Thursday, February 19, 2004

"Climb every mountain, ford every stream, follow every rainbow, 'till you find your dream."

- The Sound of Music

First, a review of how the weekend is shaping up.

1. The I-95 corridor is now under a CROACUS WATCH. That means in the next several days, especially tomorrow and Sunday, you may notice little flowers poking out of the ground. Some readers has written in to say their lilacs are trying to bud. Those of you who have been around longer than me know that when the flowers and trees try to bloom early, it can only mean one thing:

2. This weekend. Friday will be a another reasonably nice day, with some sunshine, and temps will hang in the 50's ini most areas. Saturday.... Rain. First in Pittsburgh, then Altoona, then Philly and Baltimore. Temps in the upper 50's again. Sunday clearing but still warm.

3. Early next week. Monday.. clear and still mild. Tuesday... markedly colder as upper level systems in Canada are arranging to bring an arctic high southeast.

4. Wednesday. Lots of things will be happening in lots of places for an extended period of time... the Plains, the Ohio Valley, the East Coast, the West Coast.


In earlier posts I talked about zonal flow. Well what I may not have mentioned is that a straight flow across the country actually helps breed east coast storms when there is lots of moisture involved. Why? Because even if the jet streams move straight across the country (from the west coast directly across to the east coast) over time, say a period of a week, it become a channel or funnel. All the cold air to the north (eastern Canada) and moisture to the south (Gulf Coast), have to been squeezed through this conduit the atmosphere has set up for itself. The big picture with all this is we are looking at another round of cold, stormy weather at least through the first 10 days of March. Storms also have the potential to be more potent this time of year, due to several factors:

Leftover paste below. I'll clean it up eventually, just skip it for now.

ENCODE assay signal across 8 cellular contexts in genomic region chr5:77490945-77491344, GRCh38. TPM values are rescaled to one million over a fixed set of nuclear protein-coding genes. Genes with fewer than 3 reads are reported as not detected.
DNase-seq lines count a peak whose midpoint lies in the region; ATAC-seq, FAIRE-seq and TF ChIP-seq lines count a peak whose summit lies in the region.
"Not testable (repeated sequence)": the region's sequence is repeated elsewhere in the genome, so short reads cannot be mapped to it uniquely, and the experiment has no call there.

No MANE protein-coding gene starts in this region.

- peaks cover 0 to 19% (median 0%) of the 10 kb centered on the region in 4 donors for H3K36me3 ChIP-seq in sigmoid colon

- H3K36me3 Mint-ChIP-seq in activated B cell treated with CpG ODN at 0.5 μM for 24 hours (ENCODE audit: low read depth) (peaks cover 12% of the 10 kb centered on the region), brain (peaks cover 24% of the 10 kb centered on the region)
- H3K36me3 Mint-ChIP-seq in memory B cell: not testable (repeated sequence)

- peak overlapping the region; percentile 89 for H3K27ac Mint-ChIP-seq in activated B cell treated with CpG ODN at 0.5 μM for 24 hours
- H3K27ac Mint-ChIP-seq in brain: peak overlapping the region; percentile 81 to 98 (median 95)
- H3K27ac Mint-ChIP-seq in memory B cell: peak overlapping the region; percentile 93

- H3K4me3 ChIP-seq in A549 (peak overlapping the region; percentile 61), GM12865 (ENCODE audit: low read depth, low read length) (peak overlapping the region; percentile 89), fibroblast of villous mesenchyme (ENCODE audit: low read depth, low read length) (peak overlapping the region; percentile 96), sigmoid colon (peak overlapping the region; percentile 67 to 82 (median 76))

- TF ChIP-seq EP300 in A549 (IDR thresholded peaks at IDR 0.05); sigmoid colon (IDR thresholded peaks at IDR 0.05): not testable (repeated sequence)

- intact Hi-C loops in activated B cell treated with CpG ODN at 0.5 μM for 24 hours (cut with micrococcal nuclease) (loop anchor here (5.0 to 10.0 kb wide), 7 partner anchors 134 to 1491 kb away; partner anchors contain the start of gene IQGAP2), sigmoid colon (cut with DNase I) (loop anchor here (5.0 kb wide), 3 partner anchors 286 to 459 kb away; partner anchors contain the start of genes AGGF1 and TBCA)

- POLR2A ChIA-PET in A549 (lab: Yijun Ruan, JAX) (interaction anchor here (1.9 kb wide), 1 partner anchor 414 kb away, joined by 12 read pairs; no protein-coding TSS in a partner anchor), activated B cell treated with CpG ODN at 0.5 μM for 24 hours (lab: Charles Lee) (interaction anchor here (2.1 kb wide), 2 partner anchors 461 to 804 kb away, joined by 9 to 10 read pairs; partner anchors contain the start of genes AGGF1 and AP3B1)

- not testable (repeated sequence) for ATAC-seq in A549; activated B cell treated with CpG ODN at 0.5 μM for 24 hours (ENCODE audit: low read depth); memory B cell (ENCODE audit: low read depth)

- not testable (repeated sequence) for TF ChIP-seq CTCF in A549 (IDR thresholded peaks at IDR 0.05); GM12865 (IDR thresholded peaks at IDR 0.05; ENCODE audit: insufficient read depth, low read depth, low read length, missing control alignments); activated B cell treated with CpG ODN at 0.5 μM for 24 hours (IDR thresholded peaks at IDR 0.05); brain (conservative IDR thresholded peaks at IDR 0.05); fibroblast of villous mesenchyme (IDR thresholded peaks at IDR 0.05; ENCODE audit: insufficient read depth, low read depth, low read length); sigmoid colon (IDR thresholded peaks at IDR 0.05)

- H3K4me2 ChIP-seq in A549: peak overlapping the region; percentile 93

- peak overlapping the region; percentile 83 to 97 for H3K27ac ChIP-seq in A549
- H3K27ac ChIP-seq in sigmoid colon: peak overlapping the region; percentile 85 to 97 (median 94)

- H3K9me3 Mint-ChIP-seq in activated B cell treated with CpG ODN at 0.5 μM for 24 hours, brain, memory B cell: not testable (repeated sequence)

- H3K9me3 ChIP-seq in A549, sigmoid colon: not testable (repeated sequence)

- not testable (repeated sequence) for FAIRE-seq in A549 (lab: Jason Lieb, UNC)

- Pacific, Gulf and Atlantic are now warming up... providing more juice to a late February storm than a late January storm.
- Snowcover in Canada is approaching maximum... enhancing cold air.
- A huge upper level low pressure system (called a block) is moving west to a position over northern Ontario, helping to enhance the jet stream flow underneath it. In simpler terms, the counter-clockwise flow around this low shoves the cold air under it, and directly to the east coast.
- Because of the warming Atlantic, it begins to create... you guessed it, the classic Bermuda high. Not the kind that gives us heat waves, just it's early season little brother. But the high acts to funnel storms a little farther north as they approach the east coast. Proof of this is seen in all the recent storms. Although the last one went out to sea, it didn't move out east of Georgia or the Carolinas. It just grazed the Mid-Atlantic. If fact, almost none of the storms this winter ever just marched right out to sea by Georgia. They all had some sort of northern component.


This time, unlike the NO storm, the Atlantic high will be a little stronger, pushing any system moving east a little farther north. And this time, the Canadian high is going to be locked in place, unlike the NO storm, where it kept on moving out to sea. You throw into all this a huge load of moisture coming east from the Pacific due to our zonal flow, and look out. The only sticky issue is how far north all this is pushed by the Atlantic high. If not far enough then it's anothe Carolinas and Virginia blast... if far enough, then:

You may be climbing every mountain (of snow) fording every stream (of snowmelt), following every rainbow (of Skittles) and finding your dream of a ... FABULOUS FEBRUARY.

Twenty-five years ago today was one of the biggest surprise snowstorms of all time in the "corridor." Feb 19, 1979 : Baltimore.. 20" Philly.. 12"

So enjoy the next few days of rest, rain and rays. Cause after that, it's gonna get wild again.

Perhaps there'll be an early or mid morning update on Friday, but we will be traveling Fri night, so no post again until Saturday afternoon. Sunday morning I will come out with my preliminary call on the Wednesday storm situation. After that, I'll post 3 times daily until the storm passes... early AM, mid morning, late afternoon or early evening.

For our readers in the public schools... tomorrow will be the first normal Friday you've had since January 30.

No comments: